Guest Post: Midge Raymond

everyday_writing_2505 Ways to Write When You’re Not Really Writing

By Midge Raymond

We are often told that, as writers, we are supposed to sit down in a chair to write every single day. This advice is so ubiquitous that it’s hard to feel like a “real writer” if you skip a day of writing or if your day job allows for writing time only on weekends.

I’m not one of those writers who sits down to write every day—far from it. Yet, having juggled my writing with the rest of life for so long, I’ve learned that I can still be an everyday writer even when I don’t actually write every single day. Being a writer is not just about writing every day (anyone can sit down and type, after all), but it’s about thinking like a writer; it’s about how you see the world, not in how many words you type on any given day.

I’ll never be one of those writers who has the luxury of several hours every day to write (and I’m guessing that, with the exception of a lucky few, most writers out there don’t have this luxury either). So I focus instead on how to make the most of the time I do have—to stay inspired, to gather material, and to get the words on the page whenever I can.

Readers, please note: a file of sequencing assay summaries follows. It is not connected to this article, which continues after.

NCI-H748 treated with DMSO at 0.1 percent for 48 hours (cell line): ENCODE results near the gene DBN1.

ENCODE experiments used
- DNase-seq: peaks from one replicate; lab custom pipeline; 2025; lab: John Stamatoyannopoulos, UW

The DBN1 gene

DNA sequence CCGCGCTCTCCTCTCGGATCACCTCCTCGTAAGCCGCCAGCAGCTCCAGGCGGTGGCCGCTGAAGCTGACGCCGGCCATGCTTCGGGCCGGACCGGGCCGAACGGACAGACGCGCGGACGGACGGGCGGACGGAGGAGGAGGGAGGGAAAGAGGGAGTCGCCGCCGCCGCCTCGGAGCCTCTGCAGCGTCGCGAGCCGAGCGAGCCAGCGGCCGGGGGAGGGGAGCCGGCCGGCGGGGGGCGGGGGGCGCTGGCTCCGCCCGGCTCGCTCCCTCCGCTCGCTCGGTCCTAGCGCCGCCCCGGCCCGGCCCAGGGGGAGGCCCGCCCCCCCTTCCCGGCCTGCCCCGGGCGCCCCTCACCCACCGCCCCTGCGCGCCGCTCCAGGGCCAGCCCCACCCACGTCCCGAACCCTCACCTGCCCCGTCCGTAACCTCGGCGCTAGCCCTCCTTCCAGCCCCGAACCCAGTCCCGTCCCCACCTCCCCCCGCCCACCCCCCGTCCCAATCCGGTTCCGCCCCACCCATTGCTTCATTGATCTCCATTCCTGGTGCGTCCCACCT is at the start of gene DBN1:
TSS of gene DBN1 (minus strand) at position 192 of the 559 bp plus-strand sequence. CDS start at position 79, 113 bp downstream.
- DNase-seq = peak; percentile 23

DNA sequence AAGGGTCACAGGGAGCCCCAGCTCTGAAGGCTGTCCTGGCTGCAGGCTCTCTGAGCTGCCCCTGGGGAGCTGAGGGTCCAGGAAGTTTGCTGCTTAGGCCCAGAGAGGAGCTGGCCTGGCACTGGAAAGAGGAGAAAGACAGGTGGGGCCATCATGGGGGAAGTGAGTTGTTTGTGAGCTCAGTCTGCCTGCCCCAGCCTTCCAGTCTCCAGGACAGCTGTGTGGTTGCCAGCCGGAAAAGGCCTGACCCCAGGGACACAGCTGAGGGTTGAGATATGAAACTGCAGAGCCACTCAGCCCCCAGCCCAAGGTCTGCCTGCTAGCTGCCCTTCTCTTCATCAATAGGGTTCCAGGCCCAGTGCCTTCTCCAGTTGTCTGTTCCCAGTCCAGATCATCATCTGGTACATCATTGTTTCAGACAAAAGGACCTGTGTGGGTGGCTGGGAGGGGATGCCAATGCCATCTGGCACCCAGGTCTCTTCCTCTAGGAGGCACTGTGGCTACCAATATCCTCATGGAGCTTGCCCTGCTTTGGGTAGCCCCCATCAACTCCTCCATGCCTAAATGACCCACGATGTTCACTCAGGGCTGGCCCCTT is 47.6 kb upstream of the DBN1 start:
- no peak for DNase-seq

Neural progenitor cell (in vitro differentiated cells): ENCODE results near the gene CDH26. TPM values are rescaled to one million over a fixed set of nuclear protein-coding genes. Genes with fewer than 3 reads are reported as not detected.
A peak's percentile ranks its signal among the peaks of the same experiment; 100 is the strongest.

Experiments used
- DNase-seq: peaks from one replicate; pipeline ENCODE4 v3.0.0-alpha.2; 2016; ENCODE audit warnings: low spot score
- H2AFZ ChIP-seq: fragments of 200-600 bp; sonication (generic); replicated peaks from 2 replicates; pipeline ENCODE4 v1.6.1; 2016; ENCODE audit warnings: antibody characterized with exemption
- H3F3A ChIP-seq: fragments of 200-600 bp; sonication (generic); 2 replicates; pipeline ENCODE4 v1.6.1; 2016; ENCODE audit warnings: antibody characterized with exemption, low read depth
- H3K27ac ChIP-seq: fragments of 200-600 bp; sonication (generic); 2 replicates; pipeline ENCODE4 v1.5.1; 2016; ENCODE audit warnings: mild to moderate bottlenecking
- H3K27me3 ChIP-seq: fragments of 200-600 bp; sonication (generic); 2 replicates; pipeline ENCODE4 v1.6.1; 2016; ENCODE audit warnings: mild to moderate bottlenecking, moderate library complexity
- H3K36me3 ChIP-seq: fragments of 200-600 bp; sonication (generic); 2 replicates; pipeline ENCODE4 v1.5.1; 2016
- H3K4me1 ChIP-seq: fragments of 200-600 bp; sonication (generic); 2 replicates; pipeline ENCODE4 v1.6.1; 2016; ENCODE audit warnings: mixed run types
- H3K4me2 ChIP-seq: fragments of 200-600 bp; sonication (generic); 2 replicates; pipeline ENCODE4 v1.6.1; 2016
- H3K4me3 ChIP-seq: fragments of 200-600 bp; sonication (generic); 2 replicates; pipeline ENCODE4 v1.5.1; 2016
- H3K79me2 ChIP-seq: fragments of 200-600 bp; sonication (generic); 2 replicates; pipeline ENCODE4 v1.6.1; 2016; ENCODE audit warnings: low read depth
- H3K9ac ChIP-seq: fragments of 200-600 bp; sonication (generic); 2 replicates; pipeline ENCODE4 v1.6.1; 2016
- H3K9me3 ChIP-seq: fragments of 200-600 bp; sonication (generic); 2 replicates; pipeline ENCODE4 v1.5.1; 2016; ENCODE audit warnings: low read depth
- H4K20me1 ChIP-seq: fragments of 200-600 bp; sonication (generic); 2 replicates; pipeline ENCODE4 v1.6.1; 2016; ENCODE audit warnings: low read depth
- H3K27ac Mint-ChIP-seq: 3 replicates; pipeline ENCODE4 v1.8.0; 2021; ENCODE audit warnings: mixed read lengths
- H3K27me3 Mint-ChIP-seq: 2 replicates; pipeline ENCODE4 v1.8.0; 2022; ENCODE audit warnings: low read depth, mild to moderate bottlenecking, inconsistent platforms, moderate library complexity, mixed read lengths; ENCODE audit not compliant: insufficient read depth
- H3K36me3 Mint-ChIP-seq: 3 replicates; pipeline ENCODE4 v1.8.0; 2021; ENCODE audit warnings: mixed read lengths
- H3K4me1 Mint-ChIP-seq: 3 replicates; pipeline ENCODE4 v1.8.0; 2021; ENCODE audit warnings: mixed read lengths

Below are a few seemingly simple (and very effective) tips for how to write when you’re not really writing. For me, following these tips has led to new stories, excellent revisions, and a brand-new project I’m working on right now.

1. Become a better observer. I always thought I was a keen observer of details, until one day when I was in the park with my husband and saw a trio of young men pass by. As they walked away, my husband commented on the fact that one of them was carrying a gun, which I hadn’t even noticed; another man nearby had seen it too, so it was apparently very obvious. At that moment, I realized that there’s a great deal of life that I’m probably missing out on by not opening my eyes and ears enough—and ever since that moment, I’ve been paying closer attention. The more you see, the more material you’ll find, whether it provides a detail for a character description or a storyline for a new project or a spark for a poem or essay. So pay attention, especially during the moments in which you’re usually bored (in line at the post office, for example, or waiting for your turn at the DMV)—and you’ll see that there’s a lot out there for your writer self to enjoy.

2. Listen up. While you once may have been told it’s not polite to eavesdrop, if you’re a writer, all bets are off: Listen to everything. The nice thing about listening is that you can do it anywhere: in line at the grocery store, in the crowd of students while you’re waiting to pick up your own kid, and so on. You may also find that once you begin to listen more closely, your own conversations become deeper, more layered, and more interesting. The point, of course, is not to steal from others’ conversations but to let these overheard snippets spark your own creativity, whether they inspire a new scene of dialogue or give you a glimpse into your own past that you can work into an essay or memoir.